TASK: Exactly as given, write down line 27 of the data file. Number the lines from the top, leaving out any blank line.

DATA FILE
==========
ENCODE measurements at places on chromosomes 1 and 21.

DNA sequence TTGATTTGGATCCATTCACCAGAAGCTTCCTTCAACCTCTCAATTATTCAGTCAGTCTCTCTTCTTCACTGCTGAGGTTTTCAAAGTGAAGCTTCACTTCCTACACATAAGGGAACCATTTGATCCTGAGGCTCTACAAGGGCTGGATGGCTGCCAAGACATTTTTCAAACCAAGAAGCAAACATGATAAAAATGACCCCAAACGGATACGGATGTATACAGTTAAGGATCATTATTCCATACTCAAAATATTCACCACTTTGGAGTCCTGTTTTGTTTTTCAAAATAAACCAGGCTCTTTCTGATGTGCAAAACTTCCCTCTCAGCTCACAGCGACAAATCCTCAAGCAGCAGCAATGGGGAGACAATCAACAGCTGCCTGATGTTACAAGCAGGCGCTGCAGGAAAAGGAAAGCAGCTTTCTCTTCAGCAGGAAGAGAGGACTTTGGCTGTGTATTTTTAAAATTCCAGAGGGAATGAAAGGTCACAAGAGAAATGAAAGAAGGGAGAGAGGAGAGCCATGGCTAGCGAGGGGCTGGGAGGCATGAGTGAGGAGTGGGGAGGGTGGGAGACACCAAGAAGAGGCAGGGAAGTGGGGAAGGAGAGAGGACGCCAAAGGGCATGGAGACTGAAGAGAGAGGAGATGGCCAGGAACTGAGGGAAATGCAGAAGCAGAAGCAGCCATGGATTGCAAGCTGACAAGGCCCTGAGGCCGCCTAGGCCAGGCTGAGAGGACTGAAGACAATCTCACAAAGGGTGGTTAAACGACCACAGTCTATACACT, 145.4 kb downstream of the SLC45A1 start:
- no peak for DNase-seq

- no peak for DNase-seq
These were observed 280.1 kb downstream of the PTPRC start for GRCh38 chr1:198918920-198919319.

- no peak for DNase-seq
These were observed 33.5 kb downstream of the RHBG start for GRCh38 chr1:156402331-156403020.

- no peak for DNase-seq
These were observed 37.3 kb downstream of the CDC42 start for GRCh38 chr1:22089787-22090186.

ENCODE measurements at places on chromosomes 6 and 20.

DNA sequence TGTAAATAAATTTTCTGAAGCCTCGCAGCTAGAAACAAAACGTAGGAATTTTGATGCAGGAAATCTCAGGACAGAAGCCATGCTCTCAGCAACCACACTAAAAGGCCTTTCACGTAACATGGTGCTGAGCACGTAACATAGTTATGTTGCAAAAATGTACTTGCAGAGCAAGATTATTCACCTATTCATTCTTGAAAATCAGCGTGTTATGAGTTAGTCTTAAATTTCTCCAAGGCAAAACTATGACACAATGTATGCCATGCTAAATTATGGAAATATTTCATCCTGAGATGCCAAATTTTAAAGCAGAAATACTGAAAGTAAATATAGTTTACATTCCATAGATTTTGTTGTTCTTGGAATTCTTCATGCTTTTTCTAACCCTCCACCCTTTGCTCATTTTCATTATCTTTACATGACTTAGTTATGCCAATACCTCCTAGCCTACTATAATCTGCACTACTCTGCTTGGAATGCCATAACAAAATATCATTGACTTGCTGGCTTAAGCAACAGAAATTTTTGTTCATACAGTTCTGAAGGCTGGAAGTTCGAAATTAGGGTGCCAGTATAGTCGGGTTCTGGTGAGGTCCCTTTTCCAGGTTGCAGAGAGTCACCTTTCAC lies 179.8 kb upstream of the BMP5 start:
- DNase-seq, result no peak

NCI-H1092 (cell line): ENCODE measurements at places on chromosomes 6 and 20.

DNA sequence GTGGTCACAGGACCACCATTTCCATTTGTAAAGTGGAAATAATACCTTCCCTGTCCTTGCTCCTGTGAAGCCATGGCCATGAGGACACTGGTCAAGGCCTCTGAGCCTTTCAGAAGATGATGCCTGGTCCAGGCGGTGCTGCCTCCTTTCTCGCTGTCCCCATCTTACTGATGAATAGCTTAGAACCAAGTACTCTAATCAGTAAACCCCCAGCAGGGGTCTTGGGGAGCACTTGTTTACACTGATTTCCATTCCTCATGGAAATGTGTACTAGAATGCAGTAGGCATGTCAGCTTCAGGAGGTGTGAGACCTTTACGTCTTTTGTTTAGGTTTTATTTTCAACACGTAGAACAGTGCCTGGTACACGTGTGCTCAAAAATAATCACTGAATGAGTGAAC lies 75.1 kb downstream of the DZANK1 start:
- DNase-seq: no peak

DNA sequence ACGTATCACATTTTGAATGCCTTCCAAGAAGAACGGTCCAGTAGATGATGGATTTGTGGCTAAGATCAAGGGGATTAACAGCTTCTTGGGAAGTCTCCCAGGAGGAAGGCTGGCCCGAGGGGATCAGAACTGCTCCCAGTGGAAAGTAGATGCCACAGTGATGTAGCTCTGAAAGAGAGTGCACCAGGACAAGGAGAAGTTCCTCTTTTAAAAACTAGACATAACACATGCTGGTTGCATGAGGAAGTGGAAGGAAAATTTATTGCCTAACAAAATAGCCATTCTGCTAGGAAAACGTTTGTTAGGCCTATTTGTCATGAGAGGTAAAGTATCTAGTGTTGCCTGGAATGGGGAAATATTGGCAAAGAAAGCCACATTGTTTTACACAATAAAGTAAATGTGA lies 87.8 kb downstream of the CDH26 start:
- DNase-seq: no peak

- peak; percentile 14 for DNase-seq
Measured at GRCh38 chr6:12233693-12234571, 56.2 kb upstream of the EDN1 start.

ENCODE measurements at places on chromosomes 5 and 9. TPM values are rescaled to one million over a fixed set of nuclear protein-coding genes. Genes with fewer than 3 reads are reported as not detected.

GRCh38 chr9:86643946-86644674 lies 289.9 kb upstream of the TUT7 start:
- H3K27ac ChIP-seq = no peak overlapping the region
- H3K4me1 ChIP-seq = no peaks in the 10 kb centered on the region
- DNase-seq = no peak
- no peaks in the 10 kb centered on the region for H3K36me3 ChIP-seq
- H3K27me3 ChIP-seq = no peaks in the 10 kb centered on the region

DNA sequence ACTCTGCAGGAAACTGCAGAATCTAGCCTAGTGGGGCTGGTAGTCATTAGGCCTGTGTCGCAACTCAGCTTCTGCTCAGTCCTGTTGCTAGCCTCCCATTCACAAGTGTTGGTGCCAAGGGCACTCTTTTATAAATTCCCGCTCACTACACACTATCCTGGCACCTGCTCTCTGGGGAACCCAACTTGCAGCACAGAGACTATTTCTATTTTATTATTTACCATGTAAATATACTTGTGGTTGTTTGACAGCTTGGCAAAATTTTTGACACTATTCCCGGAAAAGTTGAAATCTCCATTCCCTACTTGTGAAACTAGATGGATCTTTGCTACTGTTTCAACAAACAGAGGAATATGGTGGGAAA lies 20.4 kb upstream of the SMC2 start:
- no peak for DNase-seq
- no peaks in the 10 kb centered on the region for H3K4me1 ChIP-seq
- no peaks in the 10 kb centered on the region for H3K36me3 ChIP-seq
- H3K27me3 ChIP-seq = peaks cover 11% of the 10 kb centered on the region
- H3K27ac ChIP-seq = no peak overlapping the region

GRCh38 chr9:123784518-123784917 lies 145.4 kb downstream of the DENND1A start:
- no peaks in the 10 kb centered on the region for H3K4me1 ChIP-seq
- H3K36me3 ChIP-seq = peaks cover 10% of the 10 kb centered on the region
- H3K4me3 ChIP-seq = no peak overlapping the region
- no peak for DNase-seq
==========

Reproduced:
DNA sequence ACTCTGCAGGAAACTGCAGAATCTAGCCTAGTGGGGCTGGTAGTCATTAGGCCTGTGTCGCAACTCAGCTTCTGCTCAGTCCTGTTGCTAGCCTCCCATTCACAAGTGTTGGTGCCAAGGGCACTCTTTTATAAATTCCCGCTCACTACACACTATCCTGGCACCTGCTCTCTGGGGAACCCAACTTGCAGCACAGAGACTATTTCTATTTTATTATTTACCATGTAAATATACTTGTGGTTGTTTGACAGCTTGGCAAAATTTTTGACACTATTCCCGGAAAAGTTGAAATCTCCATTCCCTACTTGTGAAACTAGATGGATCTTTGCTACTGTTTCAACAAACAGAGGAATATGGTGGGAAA lies 20.4 kb upstream of the SMC2 start: